HONG KONG (MarketWatch) — Asian stock markets kicked off the week in a downbeat fashion Monday, with Japanese equities weighed by news that the economy shrank last quarter, while China and Hong Kong eked out modest gains following upbeat trade data released over the weekend.
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Taiwan’s Taiex lost 0.4%, and Australia’s S&P/ASX 200 index /zigman2/quotes/210598100/delayed AU:XJO -1.60% declined 0.3%.
Singapore’s Straits Times Index was little changed, off 0.1% in late trade.
A series of above-forecast economic data helped China buck the trend, however, with the Shanghai Composite Index /zigman2/quotes/206600939/delayed CN:000001 -1.25% up 0.5% and Hong Kong’s Hang Seng Index /zigman2/quotes/210598030/delayed HK:HSI +0.27% gaining 0.2%.
The Asia Dow was off 0.4%.
Japan heading for recession?
Japanese data released Monday showed its economy shrank 3.5% on an annualized basis in July-September, with weakness for exports — particularly for cars and computer chips — reportedly helping drive the contraction. Read: Japan's economy shrinks 0.9% in July-September
Analysts at Nomura said Japan was headed for a recession as the October-December quarter was also likely to show a contraction.
“As a significant improvement in the export environment is unlikely until around end-2012, we expect October-December real GDP to post negative growth as well,” Nomura analysts said in a note following the GDP release
Yoji Takeda, a fund manger with RBC Investments Management, said he was hopeful of additional stimulus measures in the weeks ahead, noting that the government and Bank of Japan last month could act independently or in unison to boost the economy.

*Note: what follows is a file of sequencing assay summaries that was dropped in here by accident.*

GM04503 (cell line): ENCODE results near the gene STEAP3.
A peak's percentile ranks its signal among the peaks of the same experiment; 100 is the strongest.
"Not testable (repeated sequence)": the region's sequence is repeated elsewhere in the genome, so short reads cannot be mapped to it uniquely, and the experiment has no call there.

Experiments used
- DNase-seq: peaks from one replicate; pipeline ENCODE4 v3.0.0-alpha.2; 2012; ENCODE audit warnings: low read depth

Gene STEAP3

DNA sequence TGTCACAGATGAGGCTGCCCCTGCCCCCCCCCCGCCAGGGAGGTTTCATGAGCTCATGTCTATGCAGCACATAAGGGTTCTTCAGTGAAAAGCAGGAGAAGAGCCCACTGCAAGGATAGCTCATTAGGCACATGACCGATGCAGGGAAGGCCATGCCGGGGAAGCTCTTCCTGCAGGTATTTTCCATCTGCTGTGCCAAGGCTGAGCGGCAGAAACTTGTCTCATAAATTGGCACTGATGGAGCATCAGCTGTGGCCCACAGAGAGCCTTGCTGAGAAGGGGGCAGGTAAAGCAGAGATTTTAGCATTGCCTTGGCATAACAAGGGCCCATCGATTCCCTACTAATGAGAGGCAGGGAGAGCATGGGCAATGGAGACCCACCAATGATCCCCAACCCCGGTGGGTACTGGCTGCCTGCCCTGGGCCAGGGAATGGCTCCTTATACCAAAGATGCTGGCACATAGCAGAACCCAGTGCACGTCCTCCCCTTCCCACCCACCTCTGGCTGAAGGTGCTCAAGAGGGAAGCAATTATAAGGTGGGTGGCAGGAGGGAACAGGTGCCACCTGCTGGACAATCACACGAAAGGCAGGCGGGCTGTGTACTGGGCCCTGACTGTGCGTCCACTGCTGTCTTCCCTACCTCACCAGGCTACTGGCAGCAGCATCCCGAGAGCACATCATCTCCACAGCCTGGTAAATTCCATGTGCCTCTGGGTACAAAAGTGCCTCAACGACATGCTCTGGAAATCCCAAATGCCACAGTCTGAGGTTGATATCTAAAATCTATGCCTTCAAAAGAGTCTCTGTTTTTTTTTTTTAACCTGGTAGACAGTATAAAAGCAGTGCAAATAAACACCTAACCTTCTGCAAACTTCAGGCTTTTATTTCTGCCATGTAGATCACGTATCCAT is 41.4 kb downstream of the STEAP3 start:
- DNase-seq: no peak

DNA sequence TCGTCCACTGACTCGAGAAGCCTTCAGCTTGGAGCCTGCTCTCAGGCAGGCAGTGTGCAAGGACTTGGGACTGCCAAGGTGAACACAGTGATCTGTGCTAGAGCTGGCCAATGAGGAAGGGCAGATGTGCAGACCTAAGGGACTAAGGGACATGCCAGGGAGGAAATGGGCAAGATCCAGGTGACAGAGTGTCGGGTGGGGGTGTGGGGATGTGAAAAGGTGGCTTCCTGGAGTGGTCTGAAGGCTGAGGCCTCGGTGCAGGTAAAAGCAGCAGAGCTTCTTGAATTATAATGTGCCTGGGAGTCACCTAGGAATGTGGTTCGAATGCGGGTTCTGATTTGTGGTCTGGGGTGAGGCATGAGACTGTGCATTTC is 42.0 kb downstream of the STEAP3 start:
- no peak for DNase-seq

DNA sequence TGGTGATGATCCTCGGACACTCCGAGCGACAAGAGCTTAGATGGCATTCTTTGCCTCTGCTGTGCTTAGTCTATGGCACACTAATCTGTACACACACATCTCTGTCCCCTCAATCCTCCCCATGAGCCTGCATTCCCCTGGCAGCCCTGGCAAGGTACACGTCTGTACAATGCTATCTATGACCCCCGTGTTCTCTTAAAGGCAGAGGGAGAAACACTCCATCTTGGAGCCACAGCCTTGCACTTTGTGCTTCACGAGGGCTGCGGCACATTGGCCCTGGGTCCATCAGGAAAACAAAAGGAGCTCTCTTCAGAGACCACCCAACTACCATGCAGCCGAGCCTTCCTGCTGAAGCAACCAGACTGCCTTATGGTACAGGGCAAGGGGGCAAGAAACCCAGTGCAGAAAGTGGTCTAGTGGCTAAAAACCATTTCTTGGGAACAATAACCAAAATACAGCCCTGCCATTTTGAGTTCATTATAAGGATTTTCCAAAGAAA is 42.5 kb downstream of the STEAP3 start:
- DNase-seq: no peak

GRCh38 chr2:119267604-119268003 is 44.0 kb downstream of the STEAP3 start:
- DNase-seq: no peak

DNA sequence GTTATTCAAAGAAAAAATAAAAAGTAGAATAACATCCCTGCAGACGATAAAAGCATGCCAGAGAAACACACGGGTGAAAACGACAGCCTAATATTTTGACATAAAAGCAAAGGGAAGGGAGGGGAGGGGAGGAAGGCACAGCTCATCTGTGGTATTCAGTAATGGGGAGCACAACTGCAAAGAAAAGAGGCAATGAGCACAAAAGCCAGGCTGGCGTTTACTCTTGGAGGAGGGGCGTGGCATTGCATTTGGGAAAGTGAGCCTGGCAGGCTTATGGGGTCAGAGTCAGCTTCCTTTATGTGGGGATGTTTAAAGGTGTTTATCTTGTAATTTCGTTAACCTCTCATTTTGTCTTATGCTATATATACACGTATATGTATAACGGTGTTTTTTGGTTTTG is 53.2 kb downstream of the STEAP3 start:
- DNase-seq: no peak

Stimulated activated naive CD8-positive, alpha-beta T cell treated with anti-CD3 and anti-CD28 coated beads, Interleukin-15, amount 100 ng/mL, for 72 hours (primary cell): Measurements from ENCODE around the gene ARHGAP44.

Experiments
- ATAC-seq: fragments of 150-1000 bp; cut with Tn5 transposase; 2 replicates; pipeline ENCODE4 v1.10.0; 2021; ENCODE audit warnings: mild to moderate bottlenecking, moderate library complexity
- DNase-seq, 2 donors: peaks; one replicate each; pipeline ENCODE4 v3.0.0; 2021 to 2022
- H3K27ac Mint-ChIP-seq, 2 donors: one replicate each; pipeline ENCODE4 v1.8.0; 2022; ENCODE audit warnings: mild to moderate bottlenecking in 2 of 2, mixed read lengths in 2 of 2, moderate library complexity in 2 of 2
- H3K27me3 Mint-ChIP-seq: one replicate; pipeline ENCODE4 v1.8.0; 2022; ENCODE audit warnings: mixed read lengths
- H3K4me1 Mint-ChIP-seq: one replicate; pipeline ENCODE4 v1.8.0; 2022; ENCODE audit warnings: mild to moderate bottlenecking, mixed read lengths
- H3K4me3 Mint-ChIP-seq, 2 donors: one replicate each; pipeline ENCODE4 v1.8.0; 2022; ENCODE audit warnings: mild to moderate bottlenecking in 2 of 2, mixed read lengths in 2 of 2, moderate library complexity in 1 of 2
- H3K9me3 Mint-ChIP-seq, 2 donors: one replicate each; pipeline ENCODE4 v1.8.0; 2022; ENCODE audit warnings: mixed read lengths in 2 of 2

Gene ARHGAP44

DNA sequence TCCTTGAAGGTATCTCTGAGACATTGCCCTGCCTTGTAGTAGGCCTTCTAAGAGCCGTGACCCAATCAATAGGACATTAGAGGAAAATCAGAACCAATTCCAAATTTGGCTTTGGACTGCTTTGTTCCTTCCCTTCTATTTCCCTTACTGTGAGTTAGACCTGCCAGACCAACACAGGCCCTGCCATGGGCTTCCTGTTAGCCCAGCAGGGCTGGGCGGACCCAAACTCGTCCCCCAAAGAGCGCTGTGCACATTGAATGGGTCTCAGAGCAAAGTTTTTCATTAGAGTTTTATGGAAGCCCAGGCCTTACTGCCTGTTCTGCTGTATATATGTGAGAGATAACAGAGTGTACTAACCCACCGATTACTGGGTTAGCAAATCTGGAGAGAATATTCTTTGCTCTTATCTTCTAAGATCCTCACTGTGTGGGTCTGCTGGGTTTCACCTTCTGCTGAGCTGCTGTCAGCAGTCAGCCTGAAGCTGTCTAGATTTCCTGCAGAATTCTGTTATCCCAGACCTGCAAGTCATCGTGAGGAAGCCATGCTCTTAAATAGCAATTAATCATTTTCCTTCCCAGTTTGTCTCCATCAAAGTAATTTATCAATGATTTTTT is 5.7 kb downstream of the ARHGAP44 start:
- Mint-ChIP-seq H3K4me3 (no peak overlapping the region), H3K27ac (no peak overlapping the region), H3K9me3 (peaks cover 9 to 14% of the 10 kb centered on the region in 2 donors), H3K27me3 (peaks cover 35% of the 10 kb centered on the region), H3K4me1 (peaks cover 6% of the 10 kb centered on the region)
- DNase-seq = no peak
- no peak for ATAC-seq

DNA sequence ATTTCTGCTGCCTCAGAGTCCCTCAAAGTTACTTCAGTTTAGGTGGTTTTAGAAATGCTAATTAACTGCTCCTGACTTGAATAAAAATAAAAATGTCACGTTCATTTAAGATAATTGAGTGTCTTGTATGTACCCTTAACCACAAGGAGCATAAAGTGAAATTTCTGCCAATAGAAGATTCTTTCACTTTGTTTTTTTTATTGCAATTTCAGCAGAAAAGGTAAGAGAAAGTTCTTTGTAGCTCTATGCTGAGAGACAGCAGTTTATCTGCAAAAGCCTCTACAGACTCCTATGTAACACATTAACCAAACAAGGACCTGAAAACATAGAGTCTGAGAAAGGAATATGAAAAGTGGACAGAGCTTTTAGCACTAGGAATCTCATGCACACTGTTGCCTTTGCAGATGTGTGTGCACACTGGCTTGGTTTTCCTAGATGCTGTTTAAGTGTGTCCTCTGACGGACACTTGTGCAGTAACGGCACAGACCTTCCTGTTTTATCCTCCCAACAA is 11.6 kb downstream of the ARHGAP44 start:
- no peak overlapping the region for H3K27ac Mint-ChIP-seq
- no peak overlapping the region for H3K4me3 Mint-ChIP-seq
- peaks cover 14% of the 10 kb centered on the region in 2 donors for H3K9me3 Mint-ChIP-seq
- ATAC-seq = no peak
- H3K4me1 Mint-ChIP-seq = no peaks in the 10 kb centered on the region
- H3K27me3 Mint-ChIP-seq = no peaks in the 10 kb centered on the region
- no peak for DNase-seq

But he said that investors were growing weary after repeated disappointments.
“This is a very difficult period for equity managers,” Takeda said. “I guess there is always hope for some kind of change, especially with the formation of the new government, after the expected election, [which is likely to be] within a few months.”
U.S. economic `shadow’
The losses in many of the Asian markets came after U.S. stocks closed Friday with modest gains but still ended the week lower amid the possibility of more than $600 billion of tax hikes and spending cuts — the so-called fiscal cliff — that some economists fear could tip the U.S. into a recession. Read: U.S. stocks edge up but post weekly losses
But while “uncertainty over resolving the U.S. fiscal cliff continues to cast a long shadow over markets,” as Credit Agricole put it, recent days have also seen the release of a slew of better-than-expected Chinese economic data. Read: China posts upbeat data amid leadership change